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Build a Bad Deck (That Wins)


I have been playing a lot more Commander on webcam lately because it's fun, people actually let me play with them and I don't have an alternative if I want to play paper Commander right now (I do want that). A lot of those games were streamed and probably exist in some fashion and you could find them if you were so inclined (or you can follow me on Twitter where I'll announce the next time I'll be at it) but I want to talk about a game that didn't see the light of day. Conducted over Discord, it became a comedy of errors very quickly. The issue? I misrepresented a 75% deck.

My Chainer deck has gone through a lot of refinements and I can't decide where to go with it. As a Goblin tribal deck, it feels somewhat underpowered since all I'm really doing is trying to bounce and blink Chainer to be able to cast multiple fair Goblins every turn and I struggle against getting Wrathed and Bojuk'd. As such, the slow, clumsy transition back to a deck where I cast Mindslaver a lot is happening. The deck has a lot of ways to tutor for specific Goblins which always leads me to getting a Goblin Engineer to dump Mindslaver in the yard and Goblin Welder to get it back. It's a real mess. Since the deck is bad, I don't consider it 75% because it struggles to do anything against bad decks let alone good ones. As such, I'm not really playing it anymore until it figures out what it is. I at least had fun when it was a more fun deck, but even then it wasn't 75% because no one wants you to Mindslaver them even though it's hilarious when you take someone's turn, give them a Claws of Gix and make them put those Cabal Coffers of theirs to good use, torching their whole board.

The deck just sat. I didn't come up with 75% deck-building theory so decks could just sit, so when I saw what I thought was an opportunity to get another rep in to try and diagnose what's wrong with the deck, I leapt at it. Two of the participants in the game were planning to use their new Commander 2020 precons and the 3rd was using a tuned precon, which I welcomed. A 75% deck should work just fine against preconstructed decks - you're not going to punish their wonky mana base, win on turn four, or throw anything at them they shouldn't be able to handle. While the preconstructed decks don't have a ton of amazingly flashy rares, they have a lot of synergy and can put together decent attacks if left alone. This Chainer deck was going to excel at leaving them alone.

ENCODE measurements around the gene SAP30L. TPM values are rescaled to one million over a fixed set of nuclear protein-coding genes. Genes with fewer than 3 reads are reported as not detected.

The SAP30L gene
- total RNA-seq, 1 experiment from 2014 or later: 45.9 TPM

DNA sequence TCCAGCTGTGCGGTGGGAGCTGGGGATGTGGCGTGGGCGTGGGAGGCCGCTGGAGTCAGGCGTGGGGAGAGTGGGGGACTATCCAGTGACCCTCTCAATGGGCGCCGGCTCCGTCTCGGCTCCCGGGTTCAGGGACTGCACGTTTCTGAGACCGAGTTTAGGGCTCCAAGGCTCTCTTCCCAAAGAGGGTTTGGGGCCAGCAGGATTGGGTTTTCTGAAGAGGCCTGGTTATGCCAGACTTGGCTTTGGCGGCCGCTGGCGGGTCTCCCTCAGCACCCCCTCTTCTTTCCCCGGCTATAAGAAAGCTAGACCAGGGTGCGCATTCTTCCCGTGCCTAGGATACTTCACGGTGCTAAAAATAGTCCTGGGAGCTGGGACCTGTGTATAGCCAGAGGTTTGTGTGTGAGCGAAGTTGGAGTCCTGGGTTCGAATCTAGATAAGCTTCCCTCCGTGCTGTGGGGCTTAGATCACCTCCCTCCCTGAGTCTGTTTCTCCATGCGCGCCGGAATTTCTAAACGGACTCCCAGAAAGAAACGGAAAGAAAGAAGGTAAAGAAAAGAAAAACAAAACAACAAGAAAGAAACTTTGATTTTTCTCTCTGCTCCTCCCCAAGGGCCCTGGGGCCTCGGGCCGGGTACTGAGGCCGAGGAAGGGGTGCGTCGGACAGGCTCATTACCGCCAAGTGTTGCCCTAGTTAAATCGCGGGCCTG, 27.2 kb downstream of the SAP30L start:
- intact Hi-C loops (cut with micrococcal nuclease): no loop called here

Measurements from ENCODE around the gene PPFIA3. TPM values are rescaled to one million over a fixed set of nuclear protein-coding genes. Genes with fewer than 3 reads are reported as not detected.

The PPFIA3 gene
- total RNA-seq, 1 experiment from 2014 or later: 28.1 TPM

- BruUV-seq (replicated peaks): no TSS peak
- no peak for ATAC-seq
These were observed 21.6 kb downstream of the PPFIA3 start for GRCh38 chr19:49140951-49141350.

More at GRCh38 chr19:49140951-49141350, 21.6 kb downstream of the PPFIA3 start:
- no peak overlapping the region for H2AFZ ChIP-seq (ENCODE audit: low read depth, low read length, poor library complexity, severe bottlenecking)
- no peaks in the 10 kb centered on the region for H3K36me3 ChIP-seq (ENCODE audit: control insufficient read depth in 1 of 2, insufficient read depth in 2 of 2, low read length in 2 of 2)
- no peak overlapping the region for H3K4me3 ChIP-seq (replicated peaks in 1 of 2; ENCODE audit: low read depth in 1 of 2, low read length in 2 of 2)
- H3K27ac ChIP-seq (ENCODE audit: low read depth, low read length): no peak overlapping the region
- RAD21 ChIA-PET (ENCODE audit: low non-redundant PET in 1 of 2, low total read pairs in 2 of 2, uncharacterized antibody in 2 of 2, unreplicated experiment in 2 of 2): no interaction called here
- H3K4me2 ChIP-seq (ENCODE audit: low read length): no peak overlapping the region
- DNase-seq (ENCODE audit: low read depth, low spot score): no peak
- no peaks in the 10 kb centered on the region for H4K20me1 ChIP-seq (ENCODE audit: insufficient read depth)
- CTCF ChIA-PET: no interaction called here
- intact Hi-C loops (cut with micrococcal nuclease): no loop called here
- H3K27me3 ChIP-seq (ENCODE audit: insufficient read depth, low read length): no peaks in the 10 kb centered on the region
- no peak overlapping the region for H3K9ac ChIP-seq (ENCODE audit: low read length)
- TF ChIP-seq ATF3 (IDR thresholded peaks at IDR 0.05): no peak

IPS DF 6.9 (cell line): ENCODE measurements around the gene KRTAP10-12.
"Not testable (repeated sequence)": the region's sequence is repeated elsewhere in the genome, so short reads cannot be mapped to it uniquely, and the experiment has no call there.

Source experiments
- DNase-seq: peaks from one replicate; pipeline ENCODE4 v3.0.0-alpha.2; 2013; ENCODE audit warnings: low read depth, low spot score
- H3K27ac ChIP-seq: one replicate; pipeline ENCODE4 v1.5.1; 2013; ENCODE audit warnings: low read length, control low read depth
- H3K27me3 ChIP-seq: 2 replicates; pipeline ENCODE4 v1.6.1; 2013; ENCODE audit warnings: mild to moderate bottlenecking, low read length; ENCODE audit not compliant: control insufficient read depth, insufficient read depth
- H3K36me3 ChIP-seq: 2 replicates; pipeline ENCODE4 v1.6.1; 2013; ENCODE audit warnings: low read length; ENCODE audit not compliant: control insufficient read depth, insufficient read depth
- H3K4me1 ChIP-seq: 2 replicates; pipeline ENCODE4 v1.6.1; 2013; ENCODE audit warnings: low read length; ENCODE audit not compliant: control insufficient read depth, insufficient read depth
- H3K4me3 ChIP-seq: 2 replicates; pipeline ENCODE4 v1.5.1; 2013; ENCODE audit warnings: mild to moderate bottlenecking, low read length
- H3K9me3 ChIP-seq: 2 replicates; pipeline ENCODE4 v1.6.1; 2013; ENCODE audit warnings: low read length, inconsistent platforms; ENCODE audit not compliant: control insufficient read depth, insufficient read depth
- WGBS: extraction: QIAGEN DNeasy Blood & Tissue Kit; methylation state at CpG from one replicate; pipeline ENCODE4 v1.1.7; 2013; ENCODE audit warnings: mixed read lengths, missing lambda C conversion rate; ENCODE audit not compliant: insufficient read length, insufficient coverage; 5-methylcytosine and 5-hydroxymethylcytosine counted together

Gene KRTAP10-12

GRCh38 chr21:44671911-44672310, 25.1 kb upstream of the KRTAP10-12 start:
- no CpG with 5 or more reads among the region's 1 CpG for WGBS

I left them alone, at first. A lucky turn one Sol Ring turned into a turn three Black Market. It raised some eyebrows. "Precon-tier you say?" I shrugged. Black Market was in Commander 2017, it's a precon card. The Herald of Leshrac that followed raised more eyebrows. Then came Goblin Engineer to throw a Mindslaver in the yard. Then came Mana Echoes. Before I could play my first Goblin and get any mana from Mana Echoes, I was hit with Akroma's Vengeance, lost my entire board and was down to two inconsequential cards in hand. At this point in the game, I was getting a pretty good ribbing every time I played a card. They were right - Mana Echoes, Herald of Leshrac, Mindslaver - these are not precon cards. They're 75% cards, true, but this wasn't really a 75% deck because despite curving out well (the Black Market was very helpful with a sac-based deck on the table) and playing powerful spells, I didn't do anything. I borrowed a few lands for a few turns and dumped my hand then scooped to a Wrath. Worse, though, I misrepresented the deck. Just because your deck does nothing but does it very efficiently doesn't mean it's a precon - I'd argue it's the opposite. A precon uses a lot of synergy between bulk rares and a few key reprints and powerful new cards to win, my deck used $30 cards to do nothing. The deck needs work, but I also need something to play when other people are getting out precons, something that happens every year.

This deck need not be 75%, because if you know everyone is playing precons or precon-tier decks, you don't need a 75% deck that can adapt to everything, you can just play a deck that's perfect for the situation. You won't get this deck out often, but considering I've played dozens of games with new friends this month and hadn't gotten Chainer out, sometimes you have a deck you don't play. I don't like unwrapping a precon and jamming it, but if you play with people who do, why not have something ready?

Gyruda, Doom of Depths